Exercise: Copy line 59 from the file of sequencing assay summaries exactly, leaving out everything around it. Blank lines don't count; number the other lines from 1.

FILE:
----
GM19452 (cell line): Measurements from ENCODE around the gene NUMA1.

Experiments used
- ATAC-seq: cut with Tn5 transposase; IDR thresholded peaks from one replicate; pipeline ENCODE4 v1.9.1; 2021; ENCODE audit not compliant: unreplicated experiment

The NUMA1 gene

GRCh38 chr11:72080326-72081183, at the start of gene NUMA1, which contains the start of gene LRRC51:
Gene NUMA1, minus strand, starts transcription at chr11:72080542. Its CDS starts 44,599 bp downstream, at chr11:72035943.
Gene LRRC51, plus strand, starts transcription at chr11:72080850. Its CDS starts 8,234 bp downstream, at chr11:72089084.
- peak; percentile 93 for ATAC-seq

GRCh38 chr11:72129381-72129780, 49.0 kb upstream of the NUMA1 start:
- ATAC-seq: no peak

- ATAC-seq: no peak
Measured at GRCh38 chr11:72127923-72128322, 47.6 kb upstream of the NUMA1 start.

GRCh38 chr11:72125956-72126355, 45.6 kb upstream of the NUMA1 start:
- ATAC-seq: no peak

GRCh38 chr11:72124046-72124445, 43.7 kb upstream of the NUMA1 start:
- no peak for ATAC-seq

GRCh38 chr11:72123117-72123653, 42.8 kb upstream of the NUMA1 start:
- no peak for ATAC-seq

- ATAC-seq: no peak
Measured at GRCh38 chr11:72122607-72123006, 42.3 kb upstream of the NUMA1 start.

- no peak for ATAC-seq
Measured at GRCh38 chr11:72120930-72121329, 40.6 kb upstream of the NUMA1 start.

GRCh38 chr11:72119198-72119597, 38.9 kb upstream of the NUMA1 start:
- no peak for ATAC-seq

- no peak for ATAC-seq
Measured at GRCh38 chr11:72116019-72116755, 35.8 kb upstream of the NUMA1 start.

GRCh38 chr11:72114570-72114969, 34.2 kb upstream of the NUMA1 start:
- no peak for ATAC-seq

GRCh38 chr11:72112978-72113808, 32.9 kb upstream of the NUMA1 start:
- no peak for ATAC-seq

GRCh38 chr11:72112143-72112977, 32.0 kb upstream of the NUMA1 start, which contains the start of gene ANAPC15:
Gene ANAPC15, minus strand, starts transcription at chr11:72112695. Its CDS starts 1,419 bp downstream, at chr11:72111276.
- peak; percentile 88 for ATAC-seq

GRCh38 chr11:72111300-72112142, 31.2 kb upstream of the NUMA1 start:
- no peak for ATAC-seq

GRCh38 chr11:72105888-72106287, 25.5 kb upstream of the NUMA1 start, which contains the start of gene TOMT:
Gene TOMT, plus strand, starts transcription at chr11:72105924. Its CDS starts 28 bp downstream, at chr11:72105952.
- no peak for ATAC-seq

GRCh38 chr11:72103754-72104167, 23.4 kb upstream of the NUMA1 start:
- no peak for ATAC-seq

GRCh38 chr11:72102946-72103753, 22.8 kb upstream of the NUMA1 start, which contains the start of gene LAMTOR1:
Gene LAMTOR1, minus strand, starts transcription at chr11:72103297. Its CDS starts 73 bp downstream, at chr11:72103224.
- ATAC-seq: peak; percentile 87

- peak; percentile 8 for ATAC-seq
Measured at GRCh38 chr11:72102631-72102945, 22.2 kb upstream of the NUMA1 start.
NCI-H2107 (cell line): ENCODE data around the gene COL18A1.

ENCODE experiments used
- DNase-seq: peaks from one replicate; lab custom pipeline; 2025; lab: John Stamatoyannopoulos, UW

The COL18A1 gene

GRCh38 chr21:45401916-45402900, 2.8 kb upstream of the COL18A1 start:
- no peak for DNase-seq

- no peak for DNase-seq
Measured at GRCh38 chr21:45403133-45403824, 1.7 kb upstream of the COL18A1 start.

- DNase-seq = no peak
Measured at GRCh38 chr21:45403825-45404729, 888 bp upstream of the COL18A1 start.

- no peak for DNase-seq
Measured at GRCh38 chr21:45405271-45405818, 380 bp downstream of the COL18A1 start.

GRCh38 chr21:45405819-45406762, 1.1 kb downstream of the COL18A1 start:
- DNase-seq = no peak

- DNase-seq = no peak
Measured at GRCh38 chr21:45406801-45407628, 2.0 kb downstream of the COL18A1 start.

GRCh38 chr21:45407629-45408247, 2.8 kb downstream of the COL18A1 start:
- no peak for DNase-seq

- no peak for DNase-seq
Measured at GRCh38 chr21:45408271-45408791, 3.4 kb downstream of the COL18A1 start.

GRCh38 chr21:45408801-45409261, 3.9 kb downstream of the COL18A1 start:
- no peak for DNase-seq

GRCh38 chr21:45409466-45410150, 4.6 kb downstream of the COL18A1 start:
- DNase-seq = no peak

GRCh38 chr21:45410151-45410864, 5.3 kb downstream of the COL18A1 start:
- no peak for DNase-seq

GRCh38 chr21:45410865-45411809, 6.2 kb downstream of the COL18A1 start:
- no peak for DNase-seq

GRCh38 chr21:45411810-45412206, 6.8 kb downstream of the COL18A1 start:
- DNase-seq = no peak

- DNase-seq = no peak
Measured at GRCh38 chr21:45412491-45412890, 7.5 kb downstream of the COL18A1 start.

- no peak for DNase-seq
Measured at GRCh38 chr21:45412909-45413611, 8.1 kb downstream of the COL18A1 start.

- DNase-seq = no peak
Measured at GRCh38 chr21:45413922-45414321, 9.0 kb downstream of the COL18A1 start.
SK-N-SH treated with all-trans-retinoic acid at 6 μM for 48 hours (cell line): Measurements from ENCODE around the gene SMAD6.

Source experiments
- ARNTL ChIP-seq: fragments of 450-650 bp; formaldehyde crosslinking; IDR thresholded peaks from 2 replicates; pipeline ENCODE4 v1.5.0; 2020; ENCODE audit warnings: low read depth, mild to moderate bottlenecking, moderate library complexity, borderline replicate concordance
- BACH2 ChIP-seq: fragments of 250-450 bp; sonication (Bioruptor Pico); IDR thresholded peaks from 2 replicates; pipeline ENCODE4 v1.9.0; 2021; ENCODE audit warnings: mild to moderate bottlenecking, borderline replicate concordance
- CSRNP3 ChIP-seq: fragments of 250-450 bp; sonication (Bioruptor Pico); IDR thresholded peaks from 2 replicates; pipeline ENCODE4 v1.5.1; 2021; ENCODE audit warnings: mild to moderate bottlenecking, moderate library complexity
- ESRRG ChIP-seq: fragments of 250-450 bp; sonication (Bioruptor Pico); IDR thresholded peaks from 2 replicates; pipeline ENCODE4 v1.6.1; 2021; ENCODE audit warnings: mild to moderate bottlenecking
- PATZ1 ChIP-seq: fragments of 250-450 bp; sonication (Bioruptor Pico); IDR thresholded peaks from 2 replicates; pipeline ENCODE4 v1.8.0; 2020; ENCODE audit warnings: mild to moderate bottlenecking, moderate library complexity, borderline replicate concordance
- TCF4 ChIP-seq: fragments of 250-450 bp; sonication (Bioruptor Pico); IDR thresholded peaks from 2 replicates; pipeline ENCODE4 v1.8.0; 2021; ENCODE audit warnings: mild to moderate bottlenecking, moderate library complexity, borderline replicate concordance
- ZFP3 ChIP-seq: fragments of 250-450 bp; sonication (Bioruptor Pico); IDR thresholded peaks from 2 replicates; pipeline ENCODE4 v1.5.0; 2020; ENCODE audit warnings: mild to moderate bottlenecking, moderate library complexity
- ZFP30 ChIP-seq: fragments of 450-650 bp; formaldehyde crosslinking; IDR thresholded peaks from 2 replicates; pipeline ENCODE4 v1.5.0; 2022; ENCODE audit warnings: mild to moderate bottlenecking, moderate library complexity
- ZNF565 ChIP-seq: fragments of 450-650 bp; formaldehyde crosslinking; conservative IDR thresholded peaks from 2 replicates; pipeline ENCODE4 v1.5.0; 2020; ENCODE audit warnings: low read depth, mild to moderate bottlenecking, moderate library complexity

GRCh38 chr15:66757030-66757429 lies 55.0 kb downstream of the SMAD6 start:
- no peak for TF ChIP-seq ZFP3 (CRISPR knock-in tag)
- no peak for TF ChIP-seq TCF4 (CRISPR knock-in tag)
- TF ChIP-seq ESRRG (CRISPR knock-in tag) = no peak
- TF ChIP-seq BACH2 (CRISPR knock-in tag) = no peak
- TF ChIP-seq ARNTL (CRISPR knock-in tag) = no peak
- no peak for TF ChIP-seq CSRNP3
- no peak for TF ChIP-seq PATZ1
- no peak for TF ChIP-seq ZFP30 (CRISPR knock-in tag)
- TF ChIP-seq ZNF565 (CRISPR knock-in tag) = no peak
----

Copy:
- DNase-seq = no peak